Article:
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February 16, 1946


Author Affiliations


From the Departments of Medicine and Clinical Biochemistry, Mercy Hospital Division, University of Maryland School of Medicine.

JAMA. 1946;130(7):398-403. doi:10.1001/jama.1946.02870070018005

The increasing incidence of coronary thrombosis has been dwelt on frequently in recent medical literature and indeed has at times reached the lay press. The ever present challenge of this disease to the medical therapist might best be brought home to the physician himself when he realizes that approximately one out of five members of his own profession is stricken fatally with coronary thrombosis and occlusion. Thus, recent statistics show that in 1944 this disease accounted for 18 per cent of the deaths of physicians in this country.1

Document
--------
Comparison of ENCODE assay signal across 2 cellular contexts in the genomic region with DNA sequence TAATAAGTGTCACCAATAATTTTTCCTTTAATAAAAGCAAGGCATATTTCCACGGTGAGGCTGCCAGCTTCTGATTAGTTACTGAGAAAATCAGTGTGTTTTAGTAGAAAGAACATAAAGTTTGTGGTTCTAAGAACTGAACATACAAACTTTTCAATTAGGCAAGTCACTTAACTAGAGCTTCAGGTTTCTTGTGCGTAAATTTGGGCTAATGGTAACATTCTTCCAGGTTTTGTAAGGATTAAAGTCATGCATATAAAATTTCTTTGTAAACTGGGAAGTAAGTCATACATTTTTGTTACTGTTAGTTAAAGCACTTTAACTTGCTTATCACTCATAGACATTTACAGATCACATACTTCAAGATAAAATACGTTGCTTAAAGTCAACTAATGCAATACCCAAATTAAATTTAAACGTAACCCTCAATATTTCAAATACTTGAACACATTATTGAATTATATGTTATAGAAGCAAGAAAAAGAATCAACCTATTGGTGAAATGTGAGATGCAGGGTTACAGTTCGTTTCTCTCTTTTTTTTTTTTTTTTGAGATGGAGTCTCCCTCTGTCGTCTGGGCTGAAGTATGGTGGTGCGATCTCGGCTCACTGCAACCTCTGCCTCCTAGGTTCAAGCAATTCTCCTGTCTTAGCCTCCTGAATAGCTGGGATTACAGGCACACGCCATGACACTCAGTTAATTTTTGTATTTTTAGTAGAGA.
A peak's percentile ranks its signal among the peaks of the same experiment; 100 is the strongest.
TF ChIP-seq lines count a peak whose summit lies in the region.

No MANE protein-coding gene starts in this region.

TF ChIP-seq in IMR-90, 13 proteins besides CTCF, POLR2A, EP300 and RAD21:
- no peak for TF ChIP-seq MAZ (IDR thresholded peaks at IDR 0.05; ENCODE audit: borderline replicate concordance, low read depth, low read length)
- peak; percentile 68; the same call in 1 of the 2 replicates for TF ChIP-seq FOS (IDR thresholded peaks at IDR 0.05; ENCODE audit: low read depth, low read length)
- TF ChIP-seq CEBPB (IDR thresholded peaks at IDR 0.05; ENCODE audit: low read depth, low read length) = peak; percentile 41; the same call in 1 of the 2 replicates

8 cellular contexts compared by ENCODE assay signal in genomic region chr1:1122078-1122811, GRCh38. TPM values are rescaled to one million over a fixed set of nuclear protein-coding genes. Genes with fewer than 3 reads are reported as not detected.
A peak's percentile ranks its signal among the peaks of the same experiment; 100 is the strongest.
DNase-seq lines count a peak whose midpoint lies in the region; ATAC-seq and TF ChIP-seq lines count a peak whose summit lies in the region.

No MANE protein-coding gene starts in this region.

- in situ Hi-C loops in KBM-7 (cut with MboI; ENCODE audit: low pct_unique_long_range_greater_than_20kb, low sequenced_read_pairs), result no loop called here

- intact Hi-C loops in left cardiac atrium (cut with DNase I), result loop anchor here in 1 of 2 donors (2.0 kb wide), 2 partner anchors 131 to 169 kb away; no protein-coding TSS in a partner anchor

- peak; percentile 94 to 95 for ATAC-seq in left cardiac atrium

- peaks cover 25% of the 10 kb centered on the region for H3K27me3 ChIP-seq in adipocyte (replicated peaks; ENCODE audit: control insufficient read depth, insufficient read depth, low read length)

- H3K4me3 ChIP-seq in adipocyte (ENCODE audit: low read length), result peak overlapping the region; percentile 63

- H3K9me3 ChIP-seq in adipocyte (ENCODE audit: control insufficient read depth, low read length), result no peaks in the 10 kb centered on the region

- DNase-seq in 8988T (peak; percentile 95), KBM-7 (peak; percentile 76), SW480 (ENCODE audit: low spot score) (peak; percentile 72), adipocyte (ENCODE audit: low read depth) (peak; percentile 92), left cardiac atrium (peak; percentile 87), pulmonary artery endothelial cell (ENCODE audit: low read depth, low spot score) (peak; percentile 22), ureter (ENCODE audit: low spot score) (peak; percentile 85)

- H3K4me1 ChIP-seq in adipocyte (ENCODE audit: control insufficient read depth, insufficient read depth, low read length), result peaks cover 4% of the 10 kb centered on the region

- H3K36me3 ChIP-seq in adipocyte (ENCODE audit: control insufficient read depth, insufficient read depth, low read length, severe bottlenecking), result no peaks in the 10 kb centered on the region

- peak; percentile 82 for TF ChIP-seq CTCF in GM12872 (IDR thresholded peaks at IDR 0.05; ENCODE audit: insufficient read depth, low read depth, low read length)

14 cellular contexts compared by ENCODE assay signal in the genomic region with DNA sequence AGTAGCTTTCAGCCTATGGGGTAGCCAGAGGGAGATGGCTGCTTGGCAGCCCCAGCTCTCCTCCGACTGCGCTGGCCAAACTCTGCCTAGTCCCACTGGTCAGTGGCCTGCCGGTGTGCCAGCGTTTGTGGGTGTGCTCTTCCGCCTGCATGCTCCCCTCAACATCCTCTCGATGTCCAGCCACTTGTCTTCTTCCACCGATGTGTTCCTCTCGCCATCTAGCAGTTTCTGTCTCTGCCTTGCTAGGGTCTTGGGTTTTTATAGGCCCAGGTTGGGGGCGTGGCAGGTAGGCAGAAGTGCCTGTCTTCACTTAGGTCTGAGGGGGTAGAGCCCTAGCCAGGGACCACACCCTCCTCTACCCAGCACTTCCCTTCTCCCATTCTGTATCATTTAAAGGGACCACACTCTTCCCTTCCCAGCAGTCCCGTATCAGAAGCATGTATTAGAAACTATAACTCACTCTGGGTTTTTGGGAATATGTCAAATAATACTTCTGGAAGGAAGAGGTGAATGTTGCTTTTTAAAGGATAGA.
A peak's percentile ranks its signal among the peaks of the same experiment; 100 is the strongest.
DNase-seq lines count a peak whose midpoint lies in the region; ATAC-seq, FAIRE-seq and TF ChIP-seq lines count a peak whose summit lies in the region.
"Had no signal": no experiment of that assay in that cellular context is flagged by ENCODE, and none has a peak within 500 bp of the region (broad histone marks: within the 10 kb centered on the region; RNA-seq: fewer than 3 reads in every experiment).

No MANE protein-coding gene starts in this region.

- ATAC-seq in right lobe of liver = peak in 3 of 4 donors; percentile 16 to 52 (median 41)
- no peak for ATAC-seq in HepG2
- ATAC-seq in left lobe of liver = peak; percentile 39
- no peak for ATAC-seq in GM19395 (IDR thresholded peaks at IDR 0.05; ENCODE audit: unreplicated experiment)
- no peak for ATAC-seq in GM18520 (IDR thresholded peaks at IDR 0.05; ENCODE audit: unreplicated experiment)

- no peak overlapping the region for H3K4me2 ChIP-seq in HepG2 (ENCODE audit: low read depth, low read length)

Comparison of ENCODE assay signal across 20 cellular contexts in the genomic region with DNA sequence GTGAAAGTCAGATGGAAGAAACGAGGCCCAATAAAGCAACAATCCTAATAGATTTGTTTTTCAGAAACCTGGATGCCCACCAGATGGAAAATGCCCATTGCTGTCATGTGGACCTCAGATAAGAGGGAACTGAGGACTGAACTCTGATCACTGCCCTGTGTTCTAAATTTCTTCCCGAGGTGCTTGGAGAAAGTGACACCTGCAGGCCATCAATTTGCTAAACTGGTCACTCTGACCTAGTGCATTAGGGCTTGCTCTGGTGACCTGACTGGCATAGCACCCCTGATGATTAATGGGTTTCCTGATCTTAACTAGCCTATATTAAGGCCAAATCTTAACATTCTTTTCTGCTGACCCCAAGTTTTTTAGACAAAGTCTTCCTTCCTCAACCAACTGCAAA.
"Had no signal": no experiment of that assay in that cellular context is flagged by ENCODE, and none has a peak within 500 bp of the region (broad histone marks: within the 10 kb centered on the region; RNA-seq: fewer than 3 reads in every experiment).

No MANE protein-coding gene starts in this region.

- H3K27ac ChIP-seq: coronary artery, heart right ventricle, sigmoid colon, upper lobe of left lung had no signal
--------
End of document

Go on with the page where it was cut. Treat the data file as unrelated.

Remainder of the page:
Much has been written on the pathogenesis, diagnosis and therapy of coronary thrombosis. Certainly in more recent years the clinician has had a better knowledge of the pathogenesis. His alertness and ability today to make earlier diagnosis has automatically given more effective treatment. Treatment itself is unfortunately limited by lack of specific therapy. The patient is put to bed, strenuous efforts

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